An essential list of do’s and don’ts to use when approaching friends
A friend of mine who is a father tells the story of school fundraising season at his job as a “break room full of candles, pies and cookie dough.” This familiar and funny portrait is one of the realities of school fundraising. Parents selling fundraising products to coworkers and friends is a time-honored approach to helping students meet their fundraising goals.
Like politics, money and religion, fundraising might make the list of things not to chat about over lunch, however. Asking for money is a touchy subject in some circles, and while parents often share a mutual understanding about the need to support one another’s kids, some are more receptive than others.
If you’ve experienced discomfort in the past when it comes to pitching your child’s fundraiser to friends and coworkers, consider these “do’s and don’ts” before making your asks this year. Employing the proper etiquette can help you help your child succeed, while avoiding awkward encounters with those in your personal circles.
Do Check Workplace Guidelines
Fundraising at work is something we know works well for many parents. Passing a fundraising brochure around the office is a quick way to get items sold, raise money and ensure your child meets their goals for rewards. It also helps fit fundraising into busy parent schedules.
We do advise checking your employee guidelines for things like this. Some folks might be especially sensitive in the workplace to being asked to give, as it may cause them to feel unduly pressured. Many businesses have explicit policies against asking for donations in a work setting beyond what the company chooses to endorse.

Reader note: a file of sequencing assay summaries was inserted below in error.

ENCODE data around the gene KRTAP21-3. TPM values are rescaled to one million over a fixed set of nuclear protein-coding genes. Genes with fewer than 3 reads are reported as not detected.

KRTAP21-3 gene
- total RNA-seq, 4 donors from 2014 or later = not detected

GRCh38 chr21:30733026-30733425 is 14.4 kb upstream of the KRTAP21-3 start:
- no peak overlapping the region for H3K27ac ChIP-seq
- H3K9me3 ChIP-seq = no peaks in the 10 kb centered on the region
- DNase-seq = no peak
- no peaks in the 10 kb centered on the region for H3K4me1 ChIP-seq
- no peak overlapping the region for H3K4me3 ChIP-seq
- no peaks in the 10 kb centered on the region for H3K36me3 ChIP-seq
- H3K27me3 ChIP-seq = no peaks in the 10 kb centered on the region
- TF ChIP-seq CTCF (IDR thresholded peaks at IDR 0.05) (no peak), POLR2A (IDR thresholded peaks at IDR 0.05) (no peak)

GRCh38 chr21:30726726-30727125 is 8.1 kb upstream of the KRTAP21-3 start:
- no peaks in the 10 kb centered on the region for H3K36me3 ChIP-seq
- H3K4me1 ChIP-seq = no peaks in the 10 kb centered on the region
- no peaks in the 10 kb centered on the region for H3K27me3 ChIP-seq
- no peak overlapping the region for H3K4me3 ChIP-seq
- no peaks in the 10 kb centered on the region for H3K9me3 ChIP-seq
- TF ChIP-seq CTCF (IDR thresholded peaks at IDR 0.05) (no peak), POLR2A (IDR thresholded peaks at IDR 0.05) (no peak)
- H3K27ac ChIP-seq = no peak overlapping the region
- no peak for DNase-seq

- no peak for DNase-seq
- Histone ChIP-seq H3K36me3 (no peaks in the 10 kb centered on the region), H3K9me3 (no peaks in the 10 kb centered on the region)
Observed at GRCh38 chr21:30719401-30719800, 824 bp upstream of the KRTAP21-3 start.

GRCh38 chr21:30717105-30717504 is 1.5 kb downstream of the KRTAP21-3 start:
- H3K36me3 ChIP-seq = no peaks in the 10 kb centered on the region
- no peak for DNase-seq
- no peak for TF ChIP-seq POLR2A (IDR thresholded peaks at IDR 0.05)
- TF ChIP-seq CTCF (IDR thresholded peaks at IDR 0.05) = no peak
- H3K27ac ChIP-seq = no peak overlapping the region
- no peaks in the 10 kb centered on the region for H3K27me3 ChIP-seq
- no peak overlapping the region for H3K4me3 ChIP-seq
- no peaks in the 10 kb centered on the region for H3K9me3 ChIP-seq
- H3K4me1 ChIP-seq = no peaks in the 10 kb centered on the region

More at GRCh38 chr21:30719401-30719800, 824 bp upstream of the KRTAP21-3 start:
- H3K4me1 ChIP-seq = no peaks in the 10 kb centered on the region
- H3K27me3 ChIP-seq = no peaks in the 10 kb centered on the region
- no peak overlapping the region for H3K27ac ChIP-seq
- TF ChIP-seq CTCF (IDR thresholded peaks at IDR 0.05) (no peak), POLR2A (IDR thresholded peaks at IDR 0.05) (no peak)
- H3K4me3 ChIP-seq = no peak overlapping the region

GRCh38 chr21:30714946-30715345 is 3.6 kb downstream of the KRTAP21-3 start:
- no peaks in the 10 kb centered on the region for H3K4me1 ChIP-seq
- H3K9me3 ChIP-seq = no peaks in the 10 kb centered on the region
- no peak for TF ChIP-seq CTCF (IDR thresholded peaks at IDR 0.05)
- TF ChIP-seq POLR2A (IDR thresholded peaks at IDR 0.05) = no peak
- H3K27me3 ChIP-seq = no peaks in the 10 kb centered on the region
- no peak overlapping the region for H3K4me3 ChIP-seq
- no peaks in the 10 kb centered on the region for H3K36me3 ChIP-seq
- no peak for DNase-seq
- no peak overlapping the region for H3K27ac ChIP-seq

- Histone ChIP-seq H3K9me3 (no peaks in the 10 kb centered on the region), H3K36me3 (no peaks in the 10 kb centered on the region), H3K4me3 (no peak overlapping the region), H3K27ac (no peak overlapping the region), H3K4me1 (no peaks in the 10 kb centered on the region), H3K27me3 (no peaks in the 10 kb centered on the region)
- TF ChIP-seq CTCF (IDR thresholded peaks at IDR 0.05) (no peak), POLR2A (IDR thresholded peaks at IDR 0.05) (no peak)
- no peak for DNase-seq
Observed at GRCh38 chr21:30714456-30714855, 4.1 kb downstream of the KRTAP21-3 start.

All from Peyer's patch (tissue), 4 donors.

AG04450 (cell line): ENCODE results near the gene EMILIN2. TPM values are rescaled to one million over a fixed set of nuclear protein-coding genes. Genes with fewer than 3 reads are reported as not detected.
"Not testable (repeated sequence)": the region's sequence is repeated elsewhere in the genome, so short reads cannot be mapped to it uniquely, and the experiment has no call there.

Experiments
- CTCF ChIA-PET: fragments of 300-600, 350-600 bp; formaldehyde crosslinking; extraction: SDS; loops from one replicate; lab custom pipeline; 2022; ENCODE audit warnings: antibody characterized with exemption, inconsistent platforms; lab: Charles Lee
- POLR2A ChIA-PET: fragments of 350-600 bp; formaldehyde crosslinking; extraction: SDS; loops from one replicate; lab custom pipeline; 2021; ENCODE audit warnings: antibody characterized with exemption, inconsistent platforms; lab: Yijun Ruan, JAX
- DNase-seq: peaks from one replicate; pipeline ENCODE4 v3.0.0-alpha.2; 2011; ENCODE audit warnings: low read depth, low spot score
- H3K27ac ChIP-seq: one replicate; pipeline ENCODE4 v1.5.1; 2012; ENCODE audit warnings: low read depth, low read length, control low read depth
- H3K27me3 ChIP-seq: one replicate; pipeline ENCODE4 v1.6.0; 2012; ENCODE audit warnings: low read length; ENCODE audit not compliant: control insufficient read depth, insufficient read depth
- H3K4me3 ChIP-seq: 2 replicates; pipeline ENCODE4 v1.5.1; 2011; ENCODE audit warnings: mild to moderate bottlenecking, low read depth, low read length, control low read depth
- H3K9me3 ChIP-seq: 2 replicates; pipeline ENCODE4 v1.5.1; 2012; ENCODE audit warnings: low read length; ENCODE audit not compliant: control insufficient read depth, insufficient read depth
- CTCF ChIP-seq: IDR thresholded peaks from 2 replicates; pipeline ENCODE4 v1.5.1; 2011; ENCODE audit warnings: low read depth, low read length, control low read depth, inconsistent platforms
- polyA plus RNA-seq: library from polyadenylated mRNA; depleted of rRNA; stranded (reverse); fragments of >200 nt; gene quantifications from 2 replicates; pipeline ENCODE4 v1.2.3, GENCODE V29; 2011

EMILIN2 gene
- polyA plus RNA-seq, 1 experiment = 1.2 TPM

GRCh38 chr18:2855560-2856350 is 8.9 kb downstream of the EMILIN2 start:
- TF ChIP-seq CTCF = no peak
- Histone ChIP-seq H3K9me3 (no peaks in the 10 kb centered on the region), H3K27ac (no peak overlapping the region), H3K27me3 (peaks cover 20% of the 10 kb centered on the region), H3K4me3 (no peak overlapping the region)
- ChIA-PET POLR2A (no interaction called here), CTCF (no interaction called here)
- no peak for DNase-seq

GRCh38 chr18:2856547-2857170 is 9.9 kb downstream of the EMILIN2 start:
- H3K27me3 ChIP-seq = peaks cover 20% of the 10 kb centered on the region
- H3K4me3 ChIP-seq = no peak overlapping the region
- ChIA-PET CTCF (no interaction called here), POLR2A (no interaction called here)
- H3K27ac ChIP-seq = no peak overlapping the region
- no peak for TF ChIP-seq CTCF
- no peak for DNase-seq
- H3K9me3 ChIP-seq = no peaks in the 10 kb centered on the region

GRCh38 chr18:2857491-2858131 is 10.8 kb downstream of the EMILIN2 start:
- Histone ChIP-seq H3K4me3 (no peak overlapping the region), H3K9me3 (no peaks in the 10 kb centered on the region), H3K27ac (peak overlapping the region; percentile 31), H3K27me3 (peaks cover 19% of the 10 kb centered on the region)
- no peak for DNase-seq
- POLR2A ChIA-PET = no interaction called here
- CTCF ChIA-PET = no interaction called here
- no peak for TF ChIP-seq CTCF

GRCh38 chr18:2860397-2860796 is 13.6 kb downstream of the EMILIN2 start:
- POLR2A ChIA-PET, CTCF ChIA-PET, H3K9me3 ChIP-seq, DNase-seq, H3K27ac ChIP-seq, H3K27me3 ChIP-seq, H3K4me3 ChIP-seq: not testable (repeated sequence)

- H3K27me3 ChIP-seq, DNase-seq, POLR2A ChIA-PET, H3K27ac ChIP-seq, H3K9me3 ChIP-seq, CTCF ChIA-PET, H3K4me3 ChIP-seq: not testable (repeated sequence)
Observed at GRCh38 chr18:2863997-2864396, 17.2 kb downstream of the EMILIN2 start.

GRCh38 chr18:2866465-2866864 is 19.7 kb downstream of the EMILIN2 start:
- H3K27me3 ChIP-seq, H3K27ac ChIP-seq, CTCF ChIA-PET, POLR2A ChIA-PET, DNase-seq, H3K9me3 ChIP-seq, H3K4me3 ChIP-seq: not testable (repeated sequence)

The best practice is to not use company time to fundraise. If you’re friends with coworkers, and you have a tradition of supporting one another’s kids, share a fundraising brochure with them before or after hours, or on a lunch break (which might just be an apt time to sell some chocolate covered pretzels!).
Don’t Ask Parents with Kids also Fundraising
School fundraisers can pose a challenge when your close friends also have students participating, since you know you’re all competing for the same resources. Asking parents who are trying to help their own children meet fundraising goals will likely result in money getting awkwardly shuffled around.
Avoid this situation altogether, and focus on prospects who you can reciprocate for down the road.
Do Find Casual Ways to Ask
The best part about friends is that they often have a sixth sense that helps them intuit why you’re asking something. Take advantage of the comfort of close relationships and skip the fundraising formalities. A simple, “How do you feel about two tubs of cookie dough?” is a more friend-focused entrée to the fundraising conversation than a whole sales pitch.
Don’t Fundraise in a Group Setting
Lunch bunch, supper club, Bunco or men’s coffee offer captive audiences of friendly faces. These may seem like prime opportunities to make 10 sales, but they also introduce a sense of pressure to conform within the group.
Making assumptions about the willingness of coworkers and friends to participate is slippery ground. In our experience, it’s best to approach friends individually, so that if they want or need to decline to participate, they won’t feel embarrassed or out of place by doing so. Exercise deference to all customers’ dignity, no matter how well you know them.
Do Thank Friends
Good fundraising programs strive to cultivate donors. That means fundraisers must treat everyone—friend or stranger—with the same level of gratitude and appreciation. If someone you know well has made a purchase in support of your child’s fundraiser, it’s a great chance to go the extra mile and offer him or her a personalized note or message of appreciation. In the hustle and bustle of fundraising, it can be easy to take those closest to us who offer their support for granted.